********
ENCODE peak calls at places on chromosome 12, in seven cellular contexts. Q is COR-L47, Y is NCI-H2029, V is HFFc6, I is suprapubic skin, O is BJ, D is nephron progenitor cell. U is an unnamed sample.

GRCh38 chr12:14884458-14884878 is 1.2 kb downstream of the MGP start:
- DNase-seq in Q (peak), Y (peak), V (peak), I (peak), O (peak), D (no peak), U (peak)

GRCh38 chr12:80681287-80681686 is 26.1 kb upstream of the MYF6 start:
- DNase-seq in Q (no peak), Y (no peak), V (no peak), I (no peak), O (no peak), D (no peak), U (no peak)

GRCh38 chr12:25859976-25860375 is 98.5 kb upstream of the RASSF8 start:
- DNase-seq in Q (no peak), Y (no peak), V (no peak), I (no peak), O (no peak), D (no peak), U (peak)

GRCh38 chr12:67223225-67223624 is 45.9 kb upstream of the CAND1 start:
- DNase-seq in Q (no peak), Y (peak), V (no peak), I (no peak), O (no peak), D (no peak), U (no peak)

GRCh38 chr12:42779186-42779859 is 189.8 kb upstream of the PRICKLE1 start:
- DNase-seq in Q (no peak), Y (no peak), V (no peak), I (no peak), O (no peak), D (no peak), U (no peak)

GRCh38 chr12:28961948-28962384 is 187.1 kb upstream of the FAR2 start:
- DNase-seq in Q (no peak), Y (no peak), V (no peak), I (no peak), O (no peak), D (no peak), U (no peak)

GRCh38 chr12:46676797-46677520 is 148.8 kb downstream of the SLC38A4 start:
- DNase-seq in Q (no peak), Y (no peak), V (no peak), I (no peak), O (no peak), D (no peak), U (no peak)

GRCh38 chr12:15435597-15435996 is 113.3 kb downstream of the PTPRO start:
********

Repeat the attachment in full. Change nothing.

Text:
ENCODE peak calls at places on chromosome 12, in seven cellular contexts. Q is COR-L47, Y is NCI-H2029, V is HFFc6, I is suprapubic skin, O is BJ, D is nephron progenitor cell. U is an unnamed sample.

GRCh38 chr12:14884458-14884878 is 1.2 kb downstream of the MGP start:
- DNase-seq in Q (peak), Y (peak), V (peak), I (peak), O (peak), D (no peak), U (peak)

GRCh38 chr12:80681287-80681686 is 26.1 kb upstream of the MYF6 start:
- DNase-seq in Q (no peak), Y (no peak), V (no peak), I (no peak), O (no peak), D (no peak), U (no peak)

GRCh38 chr12:25859976-25860375 is 98.5 kb upstream of the RASSF8 start:
- DNase-seq in Q (no peak), Y (no peak), V (no peak), I (no peak), O (no peak), D (no peak), U (peak)

GRCh38 chr12:67223225-67223624 is 45.9 kb upstream of the CAND1 start:
- DNase-seq in Q (no peak), Y (peak), V (no peak), I (no peak), O (no peak), D (no peak), U (no peak)

GRCh38 chr12:42779186-42779859 is 189.8 kb upstream of the PRICKLE1 start:
- DNase-seq in Q (no peak), Y (no peak), V (no peak), I (no peak), O (no peak), D (no peak), U (no peak)

GRCh38 chr12:28961948-28962384 is 187.1 kb upstream of the FAR2 start:
- DNase-seq in Q (no peak), Y (no peak), V (no peak), I (no peak), O (no peak), D (no peak), U (no peak)

GRCh38 chr12:46676797-46677520 is 148.8 kb downstream of the SLC38A4 start:
- DNase-seq in Q (no peak), Y (no peak), V (no peak), I (no peak), O (no peak), D (no peak), U (no peak)

GRCh38 chr12:15435597-15435996 is 113.3 kb downstream of the PTPRO start: